Contrarily, the second coating composition contained 5 mole percent acrylamide with no second reactional resin. Accordingly, Example 1 shows that it is not mandatory that a second reactional resin be employed when non-self-crosslinking monomers such as acrylamide or methacrylamide are employed.

EXAMPLE 2

Following the general practice and procedure of Example 1, polyethylene terephthalate film was corona treated and subsequently in-line coated between the first and second stretching operations with a 4 percent solids aqueous dispersion of the crosslinkable methyl methacrylic coating composition. The nominal wet lay down was 0.5# (wet)/1000 square feet of forward drawn sheet. The biaxially oriented polyester film's nominal thickness (uncoated) was 83 gauge.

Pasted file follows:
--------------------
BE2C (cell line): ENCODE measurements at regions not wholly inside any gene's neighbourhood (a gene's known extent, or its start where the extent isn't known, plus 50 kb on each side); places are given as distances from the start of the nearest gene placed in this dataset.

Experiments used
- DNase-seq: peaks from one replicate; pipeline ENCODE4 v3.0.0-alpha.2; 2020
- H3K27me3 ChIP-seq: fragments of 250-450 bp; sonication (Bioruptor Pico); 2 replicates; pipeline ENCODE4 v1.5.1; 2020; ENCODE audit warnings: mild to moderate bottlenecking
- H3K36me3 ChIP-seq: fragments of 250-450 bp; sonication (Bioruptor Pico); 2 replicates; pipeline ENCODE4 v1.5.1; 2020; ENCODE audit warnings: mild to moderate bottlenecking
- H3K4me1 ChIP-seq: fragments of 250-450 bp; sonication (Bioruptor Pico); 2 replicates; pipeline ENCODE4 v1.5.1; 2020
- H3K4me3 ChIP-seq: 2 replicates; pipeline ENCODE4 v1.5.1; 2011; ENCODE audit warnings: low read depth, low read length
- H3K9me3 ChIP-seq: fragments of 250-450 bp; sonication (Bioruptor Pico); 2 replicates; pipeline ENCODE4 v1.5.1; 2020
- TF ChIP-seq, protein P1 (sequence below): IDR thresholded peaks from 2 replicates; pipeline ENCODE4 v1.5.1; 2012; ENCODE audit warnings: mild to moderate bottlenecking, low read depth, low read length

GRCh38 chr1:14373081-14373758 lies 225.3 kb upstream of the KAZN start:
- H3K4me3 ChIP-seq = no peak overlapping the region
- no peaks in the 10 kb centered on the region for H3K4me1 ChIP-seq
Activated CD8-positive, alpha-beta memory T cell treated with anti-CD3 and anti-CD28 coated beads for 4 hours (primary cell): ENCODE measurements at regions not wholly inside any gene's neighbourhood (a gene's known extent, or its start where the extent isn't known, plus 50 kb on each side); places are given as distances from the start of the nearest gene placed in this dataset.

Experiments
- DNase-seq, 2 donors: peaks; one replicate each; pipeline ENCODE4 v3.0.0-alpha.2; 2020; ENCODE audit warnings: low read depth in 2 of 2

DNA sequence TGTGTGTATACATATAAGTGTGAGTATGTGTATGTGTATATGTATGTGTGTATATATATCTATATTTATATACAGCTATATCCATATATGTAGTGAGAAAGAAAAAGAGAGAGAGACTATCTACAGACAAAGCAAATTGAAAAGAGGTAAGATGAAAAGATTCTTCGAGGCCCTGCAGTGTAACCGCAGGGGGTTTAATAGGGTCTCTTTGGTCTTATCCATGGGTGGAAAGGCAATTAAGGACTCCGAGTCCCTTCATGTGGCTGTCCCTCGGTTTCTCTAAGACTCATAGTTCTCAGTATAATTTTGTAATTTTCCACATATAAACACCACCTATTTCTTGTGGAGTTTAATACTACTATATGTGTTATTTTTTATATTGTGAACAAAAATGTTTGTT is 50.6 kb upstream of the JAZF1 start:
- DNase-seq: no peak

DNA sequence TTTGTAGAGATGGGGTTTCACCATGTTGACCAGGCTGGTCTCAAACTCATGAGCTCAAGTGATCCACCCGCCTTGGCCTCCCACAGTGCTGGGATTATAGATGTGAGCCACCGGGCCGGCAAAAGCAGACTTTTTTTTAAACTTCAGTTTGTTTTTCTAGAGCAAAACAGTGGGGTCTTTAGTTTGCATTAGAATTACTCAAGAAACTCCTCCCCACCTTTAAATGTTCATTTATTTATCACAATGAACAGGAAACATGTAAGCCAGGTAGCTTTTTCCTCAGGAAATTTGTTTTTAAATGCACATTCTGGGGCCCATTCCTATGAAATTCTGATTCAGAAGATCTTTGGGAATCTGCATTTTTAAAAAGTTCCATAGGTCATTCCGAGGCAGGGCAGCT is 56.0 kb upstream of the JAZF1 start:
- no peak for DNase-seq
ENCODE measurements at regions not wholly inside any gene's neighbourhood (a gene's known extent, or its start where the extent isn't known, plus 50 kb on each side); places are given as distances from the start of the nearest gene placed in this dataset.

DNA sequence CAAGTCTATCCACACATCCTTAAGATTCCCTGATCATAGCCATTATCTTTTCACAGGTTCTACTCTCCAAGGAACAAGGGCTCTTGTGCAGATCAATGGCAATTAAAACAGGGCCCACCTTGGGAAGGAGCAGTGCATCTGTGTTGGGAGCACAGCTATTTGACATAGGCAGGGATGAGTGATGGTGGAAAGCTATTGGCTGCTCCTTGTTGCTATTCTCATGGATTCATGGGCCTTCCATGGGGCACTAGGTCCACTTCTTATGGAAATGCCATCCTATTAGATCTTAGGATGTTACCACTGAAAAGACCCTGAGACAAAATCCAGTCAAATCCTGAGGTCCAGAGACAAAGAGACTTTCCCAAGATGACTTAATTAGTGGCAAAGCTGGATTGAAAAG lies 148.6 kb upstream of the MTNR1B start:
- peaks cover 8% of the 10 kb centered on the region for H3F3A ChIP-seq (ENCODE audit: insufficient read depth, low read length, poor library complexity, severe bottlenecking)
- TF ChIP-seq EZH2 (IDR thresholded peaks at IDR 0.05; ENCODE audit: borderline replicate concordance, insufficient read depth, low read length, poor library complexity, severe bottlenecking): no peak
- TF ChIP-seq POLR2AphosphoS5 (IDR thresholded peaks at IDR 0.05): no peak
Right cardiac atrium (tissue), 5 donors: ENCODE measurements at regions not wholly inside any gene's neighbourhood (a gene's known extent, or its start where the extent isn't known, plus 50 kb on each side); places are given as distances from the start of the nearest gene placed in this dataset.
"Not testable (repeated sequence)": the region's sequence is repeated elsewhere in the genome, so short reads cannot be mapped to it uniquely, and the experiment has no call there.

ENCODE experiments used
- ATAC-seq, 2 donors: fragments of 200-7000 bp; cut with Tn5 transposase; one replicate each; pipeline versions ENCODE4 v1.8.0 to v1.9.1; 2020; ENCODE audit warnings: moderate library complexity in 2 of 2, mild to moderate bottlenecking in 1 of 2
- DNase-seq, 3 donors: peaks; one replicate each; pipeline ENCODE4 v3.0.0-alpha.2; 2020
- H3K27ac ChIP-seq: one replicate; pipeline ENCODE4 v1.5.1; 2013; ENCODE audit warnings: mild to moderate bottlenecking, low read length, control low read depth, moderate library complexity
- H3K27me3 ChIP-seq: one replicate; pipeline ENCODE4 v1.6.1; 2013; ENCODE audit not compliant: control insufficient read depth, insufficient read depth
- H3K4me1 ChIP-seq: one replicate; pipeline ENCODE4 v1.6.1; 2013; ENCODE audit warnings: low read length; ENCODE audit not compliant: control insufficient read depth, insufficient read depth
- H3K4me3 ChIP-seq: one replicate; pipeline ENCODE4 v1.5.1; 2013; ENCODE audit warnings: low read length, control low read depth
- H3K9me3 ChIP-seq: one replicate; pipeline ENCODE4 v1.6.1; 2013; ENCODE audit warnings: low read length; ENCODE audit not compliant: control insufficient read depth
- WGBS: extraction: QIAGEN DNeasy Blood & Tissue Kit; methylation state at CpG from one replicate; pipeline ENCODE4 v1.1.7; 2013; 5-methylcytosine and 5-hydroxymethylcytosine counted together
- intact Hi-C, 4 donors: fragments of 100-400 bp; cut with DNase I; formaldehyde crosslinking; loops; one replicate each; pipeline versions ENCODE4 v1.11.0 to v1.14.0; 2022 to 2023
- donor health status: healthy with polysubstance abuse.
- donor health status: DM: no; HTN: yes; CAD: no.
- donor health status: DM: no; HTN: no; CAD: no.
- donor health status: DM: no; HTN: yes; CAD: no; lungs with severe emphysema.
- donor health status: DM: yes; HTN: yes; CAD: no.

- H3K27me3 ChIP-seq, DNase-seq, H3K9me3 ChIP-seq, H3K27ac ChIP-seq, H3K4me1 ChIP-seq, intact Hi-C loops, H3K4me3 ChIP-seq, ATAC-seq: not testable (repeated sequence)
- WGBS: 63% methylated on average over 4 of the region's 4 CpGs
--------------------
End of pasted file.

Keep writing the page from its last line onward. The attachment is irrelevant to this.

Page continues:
The coating formulations and experimental results of the coated films are set forth in Table II.